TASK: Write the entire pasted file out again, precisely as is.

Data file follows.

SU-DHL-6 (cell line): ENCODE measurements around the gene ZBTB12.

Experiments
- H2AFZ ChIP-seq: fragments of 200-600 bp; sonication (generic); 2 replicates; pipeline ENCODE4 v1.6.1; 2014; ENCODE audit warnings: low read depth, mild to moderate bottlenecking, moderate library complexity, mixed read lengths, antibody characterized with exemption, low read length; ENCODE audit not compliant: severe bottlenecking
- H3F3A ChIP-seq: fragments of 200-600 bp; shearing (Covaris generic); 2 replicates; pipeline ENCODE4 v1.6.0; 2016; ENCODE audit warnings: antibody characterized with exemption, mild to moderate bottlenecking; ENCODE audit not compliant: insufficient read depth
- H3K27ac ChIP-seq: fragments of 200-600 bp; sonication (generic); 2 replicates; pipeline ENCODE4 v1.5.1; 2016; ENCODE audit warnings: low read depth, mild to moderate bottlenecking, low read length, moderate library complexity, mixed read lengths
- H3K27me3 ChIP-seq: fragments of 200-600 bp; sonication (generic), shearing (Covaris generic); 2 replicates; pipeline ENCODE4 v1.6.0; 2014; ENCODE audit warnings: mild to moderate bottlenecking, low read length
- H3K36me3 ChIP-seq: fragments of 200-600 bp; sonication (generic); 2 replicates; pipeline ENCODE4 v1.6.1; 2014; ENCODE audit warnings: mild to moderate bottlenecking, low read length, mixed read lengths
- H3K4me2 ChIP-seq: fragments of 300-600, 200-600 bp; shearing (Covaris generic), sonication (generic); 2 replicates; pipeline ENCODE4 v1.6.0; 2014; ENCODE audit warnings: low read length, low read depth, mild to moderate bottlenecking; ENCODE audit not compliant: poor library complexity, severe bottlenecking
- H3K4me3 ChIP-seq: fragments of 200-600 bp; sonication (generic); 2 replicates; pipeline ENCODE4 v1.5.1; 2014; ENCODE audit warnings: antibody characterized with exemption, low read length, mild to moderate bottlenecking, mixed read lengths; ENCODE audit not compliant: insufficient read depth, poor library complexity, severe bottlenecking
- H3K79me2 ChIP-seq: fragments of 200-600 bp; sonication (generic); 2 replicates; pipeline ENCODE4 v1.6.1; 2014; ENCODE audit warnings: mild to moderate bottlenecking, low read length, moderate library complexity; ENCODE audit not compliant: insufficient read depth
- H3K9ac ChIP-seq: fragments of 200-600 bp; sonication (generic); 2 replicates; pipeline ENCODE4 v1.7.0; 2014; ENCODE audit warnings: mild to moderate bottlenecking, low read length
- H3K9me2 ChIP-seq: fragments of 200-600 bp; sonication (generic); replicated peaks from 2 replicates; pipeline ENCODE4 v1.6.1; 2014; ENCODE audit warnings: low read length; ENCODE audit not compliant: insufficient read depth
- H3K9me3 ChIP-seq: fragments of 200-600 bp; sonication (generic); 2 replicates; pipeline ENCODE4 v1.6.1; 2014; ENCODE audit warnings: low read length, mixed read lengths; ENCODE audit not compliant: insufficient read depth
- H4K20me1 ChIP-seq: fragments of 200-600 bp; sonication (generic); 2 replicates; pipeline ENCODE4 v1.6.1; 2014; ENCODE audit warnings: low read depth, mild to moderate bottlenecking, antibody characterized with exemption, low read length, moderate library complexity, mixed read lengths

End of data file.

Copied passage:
SU-DHL-6 (cell line): ENCODE measurements around the gene ZBTB12.

Experiments
- H2AFZ ChIP-seq: fragments of 200-600 bp; sonication (generic); 2 replicates; pipeline ENCODE4 v1.6.1; 2014; ENCODE audit warnings: low read depth, mild to moderate bottlenecking, moderate library complexity, mixed read lengths, antibody characterized with exemption, low read length; ENCODE audit not compliant: severe bottlenecking
- H3F3A ChIP-seq: fragments of 200-600 bp; shearing (Covaris generic); 2 replicates; pipeline ENCODE4 v1.6.0; 2016; ENCODE audit warnings: antibody characterized with exemption, mild to moderate bottlenecking; ENCODE audit not compliant: insufficient read depth
- H3K27ac ChIP-seq: fragments of 200-600 bp; sonication (generic); 2 replicates; pipeline ENCODE4 v1.5.1; 2016; ENCODE audit warnings: low read depth, mild to moderate bottlenecking, low read length, moderate library complexity, mixed read lengths
- H3K27me3 ChIP-seq: fragments of 200-600 bp; sonication (generic), shearing (Covaris generic); 2 replicates; pipeline ENCODE4 v1.6.0; 2014; ENCODE audit warnings: mild to moderate bottlenecking, low read length
- H3K36me3 ChIP-seq: fragments of 200-600 bp; sonication (generic); 2 replicates; pipeline ENCODE4 v1.6.1; 2014; ENCODE audit warnings: mild to moderate bottlenecking, low read length, mixed read lengths
- H3K4me2 ChIP-seq: fragments of 300-600, 200-600 bp; shearing (Covaris generic), sonication (generic); 2 replicates; pipeline ENCODE4 v1.6.0; 2014; ENCODE audit warnings: low read length, low read depth, mild to moderate bottlenecking; ENCODE audit not compliant: poor library complexity, severe bottlenecking
- H3K4me3 ChIP-seq: fragments of 200-600 bp; sonication (generic); 2 replicates; pipeline ENCODE4 v1.5.1; 2014; ENCODE audit warnings: antibody characterized with exemption, low read length, mild to moderate bottlenecking, mixed read lengths; ENCODE audit not compliant: insufficient read depth, poor library complexity, severe bottlenecking
- H3K79me2 ChIP-seq: fragments of 200-600 bp; sonication (generic); 2 replicates; pipeline ENCODE4 v1.6.1; 2014; ENCODE audit warnings: mild to moderate bottlenecking, low read length, moderate library complexity; ENCODE audit not compliant: insufficient read depth
- H3K9ac ChIP-seq: fragments of 200-600 bp; sonication (generic); 2 replicates; pipeline ENCODE4 v1.7.0; 2014; ENCODE audit warnings: mild to moderate bottlenecking, low read length
- H3K9me2 ChIP-seq: fragments of 200-600 bp; sonication (generic); replicated peaks from 2 replicates; pipeline ENCODE4 v1.6.1; 2014; ENCODE audit warnings: low read length; ENCODE audit not compliant: insufficient read depth
- H3K9me3 ChIP-seq: fragments of 200-600 bp; sonication (generic); 2 replicates; pipeline ENCODE4 v1.6.1; 2014; ENCODE audit warnings: low read length, mixed read lengths; ENCODE audit not compliant: insufficient read depth
- H4K20me1 ChIP-seq: fragments of 200-600 bp; sonication (generic); 2 replicates; pipeline ENCODE4 v1.6.1; 2014; ENCODE audit warnings: low read depth, mild to moderate bottlenecking, antibody characterized with exemption, low read length, moderate library complexity, mixed read lengths